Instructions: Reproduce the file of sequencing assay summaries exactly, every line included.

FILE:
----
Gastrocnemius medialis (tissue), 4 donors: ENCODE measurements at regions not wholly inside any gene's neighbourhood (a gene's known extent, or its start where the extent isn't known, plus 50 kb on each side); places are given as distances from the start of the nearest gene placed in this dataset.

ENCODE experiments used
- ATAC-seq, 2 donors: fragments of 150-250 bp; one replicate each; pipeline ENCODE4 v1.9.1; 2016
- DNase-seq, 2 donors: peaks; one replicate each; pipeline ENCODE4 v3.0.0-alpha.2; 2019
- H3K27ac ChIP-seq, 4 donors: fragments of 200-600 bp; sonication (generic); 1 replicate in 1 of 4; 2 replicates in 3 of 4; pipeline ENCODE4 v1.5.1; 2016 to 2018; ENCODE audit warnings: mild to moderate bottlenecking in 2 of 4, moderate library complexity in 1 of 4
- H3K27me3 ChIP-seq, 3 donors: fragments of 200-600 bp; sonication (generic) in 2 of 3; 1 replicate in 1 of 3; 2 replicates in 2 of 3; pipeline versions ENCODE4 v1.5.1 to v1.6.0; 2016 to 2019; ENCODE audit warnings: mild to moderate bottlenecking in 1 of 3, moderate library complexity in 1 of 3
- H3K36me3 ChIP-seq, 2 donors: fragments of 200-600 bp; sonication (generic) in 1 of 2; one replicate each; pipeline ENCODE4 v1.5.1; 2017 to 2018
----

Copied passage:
Gastrocnemius medialis (tissue), 4 donors: ENCODE measurements at regions not wholly inside any gene's neighbourhood (a gene's known extent, or its start where the extent isn't known, plus 50 kb on each side); places are given as distances from the start of the nearest gene placed in this dataset.

ENCODE experiments used
- ATAC-seq, 2 donors: fragments of 150-250 bp; one replicate each; pipeline ENCODE4 v1.9.1; 2016
- DNase-seq, 2 donors: peaks; one replicate each; pipeline ENCODE4 v3.0.0-alpha.2; 2019
- H3K27ac ChIP-seq, 4 donors: fragments of 200-600 bp; sonication (generic); 1 replicate in 1 of 4; 2 replicates in 3 of 4; pipeline ENCODE4 v1.5.1; 2016 to 2018; ENCODE audit warnings: mild to moderate bottlenecking in 2 of 4, moderate library complexity in 1 of 4
- H3K27me3 ChIP-seq, 3 donors: fragments of 200-600 bp; sonication (generic) in 2 of 3; 1 replicate in 1 of 3; 2 replicates in 2 of 3; pipeline versions ENCODE4 v1.5.1 to v1.6.0; 2016 to 2019; ENCODE audit warnings: mild to moderate bottlenecking in 1 of 3, moderate library complexity in 1 of 3
- H3K36me3 ChIP-seq, 2 donors: fragments of 200-600 bp; sonication (generic) in 1 of 2; one replicate each; pipeline ENCODE4 v1.5.1; 2017 to 2018